Editor's note: This film will be removed on November 21, 2019.

In 1954, Sao Paulo's Cinema Morocco was one of the most glamorous picture houses in Latin America.

It housed Brazil's first international film festival that saw a parade of Hollywood stars in attendance, screening black-and-white classics such as Sunset Boulevard, La Grande Illusion, and Julius Caesar.

Decades later, the ornate cinema has closed, the building is abandoned.

A community of refugees, immigrants, and homeless people now reside there, living under the constant threat of eviction by the municipality.

At one time, more than 2,000 people from 17 countries occupied the building, making a home for themselves among the ticket booths, graffitied walls and emptied rooms. 

Their rent is collected by the building's informal supervisor, Vladimir, who says he uses the money for maintenance as well as legal support to fight repossession cases.

While residents give the building a second life, a film crew visits to revive the films once shown there.

In a guerilla-style acting workshop, residents work with the crew to learn scripts, don costumes, rehearse film scenes, and reenact them on camera.

Many of them use the workshop to reflect on their pasts as well as their future dreams.

Valter, a former lighting technician who struggled with depression and ended up on the streets after his brother was assassinated, wants to start a theatre group; Dulce, a mother from Cape Verde, is determined to return home to her children and earn a living as a singer; and Cameroonian rapper Kouotou speaks truth through his music.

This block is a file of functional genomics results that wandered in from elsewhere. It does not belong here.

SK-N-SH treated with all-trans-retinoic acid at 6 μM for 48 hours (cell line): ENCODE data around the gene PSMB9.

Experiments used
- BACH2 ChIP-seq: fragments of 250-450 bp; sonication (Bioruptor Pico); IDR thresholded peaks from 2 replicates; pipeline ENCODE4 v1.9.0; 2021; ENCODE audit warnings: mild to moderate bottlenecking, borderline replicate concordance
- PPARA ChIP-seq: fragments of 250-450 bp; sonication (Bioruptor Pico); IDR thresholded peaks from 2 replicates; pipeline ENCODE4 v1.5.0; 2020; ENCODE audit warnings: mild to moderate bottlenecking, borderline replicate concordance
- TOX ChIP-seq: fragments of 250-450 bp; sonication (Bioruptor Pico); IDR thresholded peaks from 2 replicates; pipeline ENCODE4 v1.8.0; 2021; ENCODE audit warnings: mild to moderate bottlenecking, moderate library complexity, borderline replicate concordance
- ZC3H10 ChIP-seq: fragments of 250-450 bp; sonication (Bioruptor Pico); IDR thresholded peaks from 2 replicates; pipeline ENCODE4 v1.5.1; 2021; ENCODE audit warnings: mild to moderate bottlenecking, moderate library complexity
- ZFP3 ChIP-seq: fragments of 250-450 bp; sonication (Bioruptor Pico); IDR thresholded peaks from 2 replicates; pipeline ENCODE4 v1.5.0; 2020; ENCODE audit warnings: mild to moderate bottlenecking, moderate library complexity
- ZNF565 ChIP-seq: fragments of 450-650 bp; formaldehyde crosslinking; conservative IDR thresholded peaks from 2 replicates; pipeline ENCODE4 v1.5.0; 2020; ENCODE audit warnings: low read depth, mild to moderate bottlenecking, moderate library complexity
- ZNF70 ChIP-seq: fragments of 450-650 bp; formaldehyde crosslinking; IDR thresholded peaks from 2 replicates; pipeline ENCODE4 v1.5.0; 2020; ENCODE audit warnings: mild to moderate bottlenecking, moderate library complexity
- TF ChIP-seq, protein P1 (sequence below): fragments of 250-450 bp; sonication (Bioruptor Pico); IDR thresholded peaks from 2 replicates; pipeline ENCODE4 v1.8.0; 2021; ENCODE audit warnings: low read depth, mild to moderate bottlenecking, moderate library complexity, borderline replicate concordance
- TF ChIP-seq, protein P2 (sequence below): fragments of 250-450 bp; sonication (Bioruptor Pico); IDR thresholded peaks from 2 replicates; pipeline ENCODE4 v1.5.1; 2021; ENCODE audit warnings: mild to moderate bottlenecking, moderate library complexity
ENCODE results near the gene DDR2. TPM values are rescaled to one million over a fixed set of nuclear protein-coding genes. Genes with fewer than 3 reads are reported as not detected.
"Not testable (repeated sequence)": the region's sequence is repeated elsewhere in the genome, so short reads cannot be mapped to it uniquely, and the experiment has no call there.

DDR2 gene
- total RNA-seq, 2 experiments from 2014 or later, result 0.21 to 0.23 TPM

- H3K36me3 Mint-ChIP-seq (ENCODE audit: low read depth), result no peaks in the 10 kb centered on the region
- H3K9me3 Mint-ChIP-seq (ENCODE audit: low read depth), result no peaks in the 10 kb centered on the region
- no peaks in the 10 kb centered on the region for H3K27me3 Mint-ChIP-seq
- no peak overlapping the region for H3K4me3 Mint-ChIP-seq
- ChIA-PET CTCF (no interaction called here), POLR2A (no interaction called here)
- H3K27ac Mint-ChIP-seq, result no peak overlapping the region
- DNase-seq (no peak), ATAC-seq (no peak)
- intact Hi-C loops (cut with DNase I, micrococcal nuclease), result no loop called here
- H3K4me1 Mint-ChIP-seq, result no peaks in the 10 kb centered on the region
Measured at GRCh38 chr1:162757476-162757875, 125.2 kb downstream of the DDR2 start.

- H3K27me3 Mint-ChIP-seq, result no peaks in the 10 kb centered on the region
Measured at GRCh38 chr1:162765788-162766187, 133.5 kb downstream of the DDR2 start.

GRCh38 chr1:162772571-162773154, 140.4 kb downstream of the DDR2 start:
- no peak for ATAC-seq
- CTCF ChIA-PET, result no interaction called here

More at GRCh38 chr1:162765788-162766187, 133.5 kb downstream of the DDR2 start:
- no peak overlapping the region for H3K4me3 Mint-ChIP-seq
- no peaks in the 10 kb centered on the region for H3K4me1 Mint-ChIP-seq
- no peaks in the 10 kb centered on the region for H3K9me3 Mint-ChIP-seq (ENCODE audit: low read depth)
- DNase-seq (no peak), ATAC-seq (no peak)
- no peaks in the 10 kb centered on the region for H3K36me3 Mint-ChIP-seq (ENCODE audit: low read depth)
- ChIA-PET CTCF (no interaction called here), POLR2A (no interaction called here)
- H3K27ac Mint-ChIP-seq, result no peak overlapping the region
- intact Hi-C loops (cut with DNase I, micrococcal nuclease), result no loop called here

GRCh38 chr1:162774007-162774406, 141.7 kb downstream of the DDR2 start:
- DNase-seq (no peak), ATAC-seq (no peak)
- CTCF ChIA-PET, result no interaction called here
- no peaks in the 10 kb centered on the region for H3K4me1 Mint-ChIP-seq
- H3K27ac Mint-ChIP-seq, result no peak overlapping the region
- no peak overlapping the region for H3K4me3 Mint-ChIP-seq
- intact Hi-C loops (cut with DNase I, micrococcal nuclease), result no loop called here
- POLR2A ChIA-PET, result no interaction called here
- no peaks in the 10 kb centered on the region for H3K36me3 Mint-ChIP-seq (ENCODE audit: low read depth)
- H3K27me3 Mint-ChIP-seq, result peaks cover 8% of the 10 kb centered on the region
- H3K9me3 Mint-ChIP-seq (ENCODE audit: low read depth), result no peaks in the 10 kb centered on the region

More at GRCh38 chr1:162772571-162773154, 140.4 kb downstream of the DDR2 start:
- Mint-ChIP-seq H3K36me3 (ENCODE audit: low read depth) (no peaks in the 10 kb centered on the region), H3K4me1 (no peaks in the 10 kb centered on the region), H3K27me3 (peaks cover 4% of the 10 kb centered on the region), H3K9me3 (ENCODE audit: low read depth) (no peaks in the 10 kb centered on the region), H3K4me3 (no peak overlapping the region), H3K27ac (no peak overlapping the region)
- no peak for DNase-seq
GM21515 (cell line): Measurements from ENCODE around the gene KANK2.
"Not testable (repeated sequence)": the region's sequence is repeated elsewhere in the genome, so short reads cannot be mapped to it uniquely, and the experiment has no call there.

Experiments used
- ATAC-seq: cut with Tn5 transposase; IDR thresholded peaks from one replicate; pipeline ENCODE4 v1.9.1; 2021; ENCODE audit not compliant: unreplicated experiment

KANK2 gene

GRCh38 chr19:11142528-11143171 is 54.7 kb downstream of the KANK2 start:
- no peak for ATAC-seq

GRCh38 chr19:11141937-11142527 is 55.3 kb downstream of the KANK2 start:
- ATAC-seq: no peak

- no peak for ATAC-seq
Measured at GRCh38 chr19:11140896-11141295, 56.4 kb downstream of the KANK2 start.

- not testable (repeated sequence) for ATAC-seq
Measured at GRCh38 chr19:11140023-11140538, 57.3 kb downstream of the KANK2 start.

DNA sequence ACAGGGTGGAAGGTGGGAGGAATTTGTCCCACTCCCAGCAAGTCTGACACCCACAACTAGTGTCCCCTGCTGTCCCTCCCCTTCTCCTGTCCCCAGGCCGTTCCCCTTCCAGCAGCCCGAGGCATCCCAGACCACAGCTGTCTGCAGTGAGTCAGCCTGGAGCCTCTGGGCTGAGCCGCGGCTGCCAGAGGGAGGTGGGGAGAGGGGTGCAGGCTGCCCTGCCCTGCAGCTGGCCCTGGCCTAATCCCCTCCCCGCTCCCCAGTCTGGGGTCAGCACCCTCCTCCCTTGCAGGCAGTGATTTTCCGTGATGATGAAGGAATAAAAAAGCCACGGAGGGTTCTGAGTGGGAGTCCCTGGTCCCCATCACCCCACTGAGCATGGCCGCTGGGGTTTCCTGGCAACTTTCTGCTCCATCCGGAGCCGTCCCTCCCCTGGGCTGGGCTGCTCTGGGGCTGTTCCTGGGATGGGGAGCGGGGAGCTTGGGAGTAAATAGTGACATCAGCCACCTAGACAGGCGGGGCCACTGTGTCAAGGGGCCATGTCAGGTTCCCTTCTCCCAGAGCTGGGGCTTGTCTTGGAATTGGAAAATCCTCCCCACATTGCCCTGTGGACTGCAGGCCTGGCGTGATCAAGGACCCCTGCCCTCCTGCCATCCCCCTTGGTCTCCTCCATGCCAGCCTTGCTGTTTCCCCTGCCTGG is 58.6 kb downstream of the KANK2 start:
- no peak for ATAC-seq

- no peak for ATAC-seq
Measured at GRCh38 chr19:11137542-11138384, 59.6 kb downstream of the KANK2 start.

In total, 30 community members participate in the workshop, working hard to perfect their performances. But soon, the realities of eviction come knocking at their door.

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FILMMAKER'S VIEW

By Ricardo Calil

Why should one make a film about immigrants, refugees and homeless people reinventing scenes from classic movies in the same place where they were screened 60 years before?

Because this concept allowed us to bring together universes that seemed distant to each other: past and present, documentary and fiction, glamour and decadence, fight for shelter and artistic invention.

Because one single project allowed the director - who is also a film critic - to approach several subjects that are close to his heart: the love of movies, social inequality, urban decay and the end of street cinemas, and prejudice against the homeless, immigrants and refugees.

Because cinema should be for everyone, and masterpieces shown for the Brazilian elite in the past should also be accessible to people who are suffering from social vulnerability in the present.

Because the process offered the residents a chance to occupy the building, not only physically, but also symbolically - consuming culture in a temple created for this end.

Because they could reinvent their realities through the filter of cinema. And because the same happened with the crew of the film - who, coming from a different economic universe, were also transformed by the experience.

Because everyone deserves a chance to shine. And so they did, incarnating characters that once belonged to Marlon Brando, Gregory Peck, Audrey Hepburn, Gina Lollobrigida, Vittorio de Sica, Gloria Swanson, Harriett Anderson and others.

Because there's a trend in Brazil - and, we believe, in the whole world - of criminalising social protest and repelling the homeless, immigrants and refugees. A film that shows their power, creativity and talent can offer a modest contribution to oppose this sad vision.

Source: Al Jazeera